I am experimenting with the following repository. GitHub - Keiku/PyTorch-Lightning-CIFAR10: "Not too complicated" training code for CIFAR-10 by PyTorch Lightning
I have implemented two methods, one is to load CIFAR-10 from torchvision and the other is to load CIFAR-10 as a custom dataset. Also, I have implemented two models: a lightweight model (eg scratch resnet18, timm MobileNet V3, etc.) and a relatively heavy model (eg scratch resnet50, timm resnet152).
After some experiments, I found the following.
- GPU usage remains high (nearly 100%) on any model when loading CIFAR-10 with torchvision
- When loading CIFAR-10 as a custom dataset, GPU usage remains relatively high (still temporarily zero) for heavy models
- When loading CIFAR-10 as a custom dataset, GPU usage remains low (going back and forth between 0% and 100%) for lightweight models (resnet18, MobileNetV3)
In this situation, is there a problem with the implementation code of the custom dataset? Also, please let me know if there is a way to increase GPU usage even for lightweight models.
I am experimenting in the following EC2 g4dn.xlarge environment.
⋊> ~ lsb_release -a (base) 21:45:51
No LSB modules are available.
Distributor ID: Ubuntu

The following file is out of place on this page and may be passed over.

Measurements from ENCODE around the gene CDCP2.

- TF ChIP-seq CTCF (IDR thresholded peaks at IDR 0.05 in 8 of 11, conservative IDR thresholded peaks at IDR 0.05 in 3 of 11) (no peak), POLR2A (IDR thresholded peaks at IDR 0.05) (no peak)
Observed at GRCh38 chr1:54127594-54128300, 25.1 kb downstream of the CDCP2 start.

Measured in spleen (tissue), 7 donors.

Description: Ubuntu 18.04.5 LTS
⋊> ~ nvidia-container-cli info (base) 21:48:20
NVRM version: 450.80.02
CUDA version: 11.0
Device Index: 0
Device Minor: 0
Model: Tesla T4
GPU UUID: GPU-ba54be15-066e-e7e5-87d0-84b8ac2672c6
Bus Location: 00000000:00:1e.0
Your “lightweight models” need less GPU compute and thus shift the overall computation more towards the CPU workload, which is most likely defined by the data loading.
In such use cases (i.e. using tiny models), you would have to make sure the data loading won’t be a bottleneck, since the GPU workload is tiny as explained before.
Based on your observations it seems that the custom CIFAR dataset is slower in the data loading pipeline than the torchvision implementation, which lets the GPU starve especially for tiny workloads.
The implementation of my custom dataset is simple. I have implemented it as follows, but what is the likely bottleneck?
from pathlib import Path
import numpy as np
import pandas as pd
from PIL import Image
def __init__(self, cfg, train, transform=None):
self.transform = transform
self.cfg = cfg
self.split_dir = "train" if train else "test"
self.root_dir = Path(cfg.dataset.root_dir)
self.image_dir = self.root_dir / "cifar" / self.split_dir
self.file_list = [p.name for p in self.image_dir.rglob("*") if p.is_file()]
self.labels = [re.split("_|\.", l) for l in self.file_list]
self.targets = self.label_mapping(cfg)
def label_mapping(self, cfg):
labels = self.labels
label_mapping_path = Path(cfg.dataset.root_dir) / "cifar/labels.txt"
df_label_mapping = pd.read_table(label_mapping_path.as_posix(), names=["label"])
df_label_mapping["target"] = range(cfg.train.num_classes)
label_mapping_dict = dict(
targets = [label_mapping_dict[i] for i in labels]
def __getitem__(self, index):
filename = self.file_list[index]
targets = self.targets[index]
image_path = self.image_dir / filename
image = Image.open(image_path.as_posix())
if self.transform is not None:
transform = self.transform
image = transform(image)
return image, targets
I’m sorry I understand the cause. Loading images on AWS EFS was the cause of low GPU usage. GPU uasge remained high (nearly 100%) when loaded from AWS EBS.